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Author Topic: Nice Sticks  (Read 9523 times)

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Offline SwampDonkey

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Re: Nice Sticks
« Reply #20 on: December 20, 2010, 04:45:22 pm »
Also to keep in mind, we have a scaler's licensing and Act up here. Anyone who markets wood through crown or a marketing board has to have a license if they scale, according to the Act. I don't know how hard they lean on private mill owners, portable and such. But, pretty sure if I was a mill , (small, private or otherwise) buying my wood supply through a marketing board they would be looking for a scaler's license. ;) If I was to go to a farmer and buy logs direct, probably not. I think it's just the contract holders. You could bet that farmer knows something about scale. ;)

Pre-commercial thinning pays off. :)

'If she wants to play lumberjack, she's going to have to learn to handle her end of the log.'
Dirty Harry

Offline Dave Shepard

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Re: Nice Sticks
« Reply #21 on: December 20, 2010, 05:16:37 pm »
I bought a small load of ewp a couple of months ago. Guy wanted to scale the butt end. :D We were able to come to an agreement about it in the end. :-X
Wood-Mizer LT40HDD51-WR Wireless, Kubota L48, Honda Rincon 650, TJ208 G-S, and a 60"LogRite!

Offline snowstorm

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Re: Nice Sticks
« Reply #22 on: December 20, 2010, 05:19:26 pm »
the pine mill just down the road from here always was bangor rule now they international. most of mine goes to irving in dixfeild tho the other mill is only a mile away. he always tries to pack all he can 6800' on a triaxle truck is not unusual.

Offline SwampDonkey

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Re: Nice Sticks
« Reply #23 on: December 20, 2010, 05:42:09 pm »
I bought a small load of ewp a couple of months ago. Guy wanted to scale the butt end. :D We were able to come to an agreement about it in the end. :-X

Don't blame him, I'd try it to. :D :D :D j/k

Pre-commercial thinning pays off. :)

'If she wants to play lumberjack, she's going to have to learn to handle her end of the log.'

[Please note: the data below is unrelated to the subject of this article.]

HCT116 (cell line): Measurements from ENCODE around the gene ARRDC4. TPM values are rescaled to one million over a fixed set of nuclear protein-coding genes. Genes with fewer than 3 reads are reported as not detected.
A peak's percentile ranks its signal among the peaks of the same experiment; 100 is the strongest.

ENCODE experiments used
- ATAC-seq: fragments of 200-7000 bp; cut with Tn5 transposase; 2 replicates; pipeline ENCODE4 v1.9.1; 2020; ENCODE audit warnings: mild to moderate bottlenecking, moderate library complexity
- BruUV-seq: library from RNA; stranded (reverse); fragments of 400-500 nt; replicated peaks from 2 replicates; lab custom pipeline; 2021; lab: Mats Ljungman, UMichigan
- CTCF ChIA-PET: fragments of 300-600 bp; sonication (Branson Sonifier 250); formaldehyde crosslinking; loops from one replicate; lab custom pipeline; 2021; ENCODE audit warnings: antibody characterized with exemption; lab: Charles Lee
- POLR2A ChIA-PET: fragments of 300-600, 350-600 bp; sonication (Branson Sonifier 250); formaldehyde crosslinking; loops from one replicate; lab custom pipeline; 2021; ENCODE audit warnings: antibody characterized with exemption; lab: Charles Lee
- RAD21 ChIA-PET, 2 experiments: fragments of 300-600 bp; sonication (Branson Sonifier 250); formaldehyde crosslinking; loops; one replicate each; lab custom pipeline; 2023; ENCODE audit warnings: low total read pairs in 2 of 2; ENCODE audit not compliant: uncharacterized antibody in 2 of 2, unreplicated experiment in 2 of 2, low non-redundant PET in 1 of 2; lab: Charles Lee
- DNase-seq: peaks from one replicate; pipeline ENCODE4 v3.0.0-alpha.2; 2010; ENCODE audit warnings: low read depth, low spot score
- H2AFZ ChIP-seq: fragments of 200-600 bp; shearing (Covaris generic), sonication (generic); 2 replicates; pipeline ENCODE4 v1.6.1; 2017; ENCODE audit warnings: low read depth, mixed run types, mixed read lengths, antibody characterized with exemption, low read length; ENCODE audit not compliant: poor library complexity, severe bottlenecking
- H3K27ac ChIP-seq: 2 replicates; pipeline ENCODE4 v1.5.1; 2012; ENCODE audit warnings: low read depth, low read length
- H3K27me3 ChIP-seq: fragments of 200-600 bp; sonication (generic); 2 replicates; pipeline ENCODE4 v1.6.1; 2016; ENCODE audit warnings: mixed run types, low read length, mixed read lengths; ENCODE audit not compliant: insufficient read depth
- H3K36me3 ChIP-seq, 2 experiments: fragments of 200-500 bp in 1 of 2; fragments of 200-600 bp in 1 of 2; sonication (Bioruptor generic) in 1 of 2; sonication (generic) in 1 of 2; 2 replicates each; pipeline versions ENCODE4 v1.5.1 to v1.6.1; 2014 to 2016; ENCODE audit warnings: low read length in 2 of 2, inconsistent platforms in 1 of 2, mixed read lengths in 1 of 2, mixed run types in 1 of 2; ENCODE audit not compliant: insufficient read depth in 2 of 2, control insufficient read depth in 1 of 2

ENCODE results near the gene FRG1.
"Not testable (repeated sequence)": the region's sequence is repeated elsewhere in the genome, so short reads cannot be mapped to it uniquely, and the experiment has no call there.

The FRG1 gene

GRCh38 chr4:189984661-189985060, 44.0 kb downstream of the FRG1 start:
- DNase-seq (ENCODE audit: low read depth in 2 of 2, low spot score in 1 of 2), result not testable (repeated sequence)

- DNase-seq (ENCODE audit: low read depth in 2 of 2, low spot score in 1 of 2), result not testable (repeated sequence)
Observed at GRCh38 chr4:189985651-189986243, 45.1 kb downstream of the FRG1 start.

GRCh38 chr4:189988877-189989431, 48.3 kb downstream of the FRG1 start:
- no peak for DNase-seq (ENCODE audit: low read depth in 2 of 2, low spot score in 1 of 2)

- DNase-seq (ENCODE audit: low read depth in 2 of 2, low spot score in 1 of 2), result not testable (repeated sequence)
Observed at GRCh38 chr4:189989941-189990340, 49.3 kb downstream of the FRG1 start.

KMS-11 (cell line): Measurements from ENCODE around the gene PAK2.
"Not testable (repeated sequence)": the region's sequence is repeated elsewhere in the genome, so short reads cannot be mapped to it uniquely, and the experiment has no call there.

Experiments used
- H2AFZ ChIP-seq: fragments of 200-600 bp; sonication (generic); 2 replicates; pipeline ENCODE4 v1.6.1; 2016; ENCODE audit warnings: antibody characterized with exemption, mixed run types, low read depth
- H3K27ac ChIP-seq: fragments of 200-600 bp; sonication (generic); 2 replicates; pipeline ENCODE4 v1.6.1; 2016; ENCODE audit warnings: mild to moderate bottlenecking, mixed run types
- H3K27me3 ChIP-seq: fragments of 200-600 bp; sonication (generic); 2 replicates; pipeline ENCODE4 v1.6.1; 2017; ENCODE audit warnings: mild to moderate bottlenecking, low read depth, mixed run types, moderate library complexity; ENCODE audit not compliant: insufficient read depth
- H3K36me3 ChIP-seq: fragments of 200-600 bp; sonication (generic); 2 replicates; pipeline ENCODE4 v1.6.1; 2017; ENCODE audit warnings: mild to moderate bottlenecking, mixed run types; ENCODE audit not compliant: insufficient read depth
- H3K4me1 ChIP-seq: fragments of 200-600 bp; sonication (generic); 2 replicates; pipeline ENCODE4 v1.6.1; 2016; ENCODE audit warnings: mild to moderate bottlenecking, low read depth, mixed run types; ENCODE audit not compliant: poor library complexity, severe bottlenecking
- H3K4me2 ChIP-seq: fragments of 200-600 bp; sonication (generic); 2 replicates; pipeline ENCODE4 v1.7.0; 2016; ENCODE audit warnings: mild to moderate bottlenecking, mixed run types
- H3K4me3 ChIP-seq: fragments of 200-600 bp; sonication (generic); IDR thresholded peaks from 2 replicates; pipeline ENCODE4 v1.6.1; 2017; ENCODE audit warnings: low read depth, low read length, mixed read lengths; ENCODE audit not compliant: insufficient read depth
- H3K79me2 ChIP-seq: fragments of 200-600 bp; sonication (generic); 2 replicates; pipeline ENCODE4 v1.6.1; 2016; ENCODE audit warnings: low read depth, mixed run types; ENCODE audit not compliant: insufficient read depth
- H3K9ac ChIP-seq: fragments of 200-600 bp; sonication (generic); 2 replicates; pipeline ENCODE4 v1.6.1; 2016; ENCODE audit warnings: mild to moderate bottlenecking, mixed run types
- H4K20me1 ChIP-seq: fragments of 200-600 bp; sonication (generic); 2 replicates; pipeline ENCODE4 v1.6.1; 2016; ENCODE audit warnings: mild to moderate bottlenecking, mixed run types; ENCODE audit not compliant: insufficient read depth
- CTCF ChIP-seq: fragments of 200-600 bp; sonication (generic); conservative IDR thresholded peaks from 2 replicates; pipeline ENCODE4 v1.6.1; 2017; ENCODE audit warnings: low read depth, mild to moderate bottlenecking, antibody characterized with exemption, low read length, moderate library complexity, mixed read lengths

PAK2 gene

Dirty Harry

Offline SwampDonkey

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Re: Nice Sticks
« Reply #24 on: December 20, 2010, 05:45:34 pm »
Seems to me if you have the experience behind you, many going through the ranger school course will pick up their licensing.

Pre-commercial thinning pays off. :)

'If she wants to play lumberjack, she's going to have to learn to handle her end of the log.'
Dirty Harry

Offline Ken

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Re: Nice Sticks
« Reply #25 on: December 21, 2010, 05:21:24 am »
I had over 9000 bd ft on the last load with 2/3 of it being the top grade at $400/   The only mill that I am aware of in NB that uses the Bangor rule is Twin Rivers in Plaster Rock.  It is not uncommon for us to get 8500-9000 bd ft on two bunks there if we send good (8"+) logs. 

The old 230 shown in the photo has been around for quite some time.  I am not sure if there is another piece of equipment in anyones fleet that is as tough as the old "jacks".  They are very easy to work on and just keep chugging along. 

Cheers
Ken
Lots of toys for working in the bush

Offline northwoods1

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Re: Nice Sticks
« Reply #26 on: December 21, 2010, 06:18:08 am »
I had over 9000 bd ft on the last load with 2/3 of it being the top grade at $400/   The only mill that I am aware of in NB that uses the Bangor rule is Twin Rivers in Plaster Rock.  It is not uncommon for us to get 8500-9000 bd ft on two bunks there if we send good (8"+) logs. 

The old 230 shown in the photo has been around for quite some time.  I am not sure if there is another piece of equipment in anyones fleet that is as tough as the old "jacks".  They are very easy to work on and just keep chugging along. 

Cheers
Ken

That is interesting your getting so many b.f. on your loads. That is way more than what a typical load here would scale out at. That is why I asked how much your loads ##? The difference between the scales used wouldn't seem to account for the differences in load volume, maybe the guy scaling your loads in just a really nice guy :D
Below is a pic off a job I cut. The run of wood was bigger than what you are cutting there, but you can get an idea of what I am talking about. It would be unusual to have a load over 6000" here and most are closer to 5000'. Same type of double bunk arrangement your using. 80-90,000# depending on time of year. Typical load of pulp is 12-13 cords. I would love to have a load like what you showed scale out that high, man a guy could make good money sawing in the woods that way :)





 


Offline SwampDonkey

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Re: Nice Sticks
« Reply #27 on: December 21, 2010, 06:39:43 am »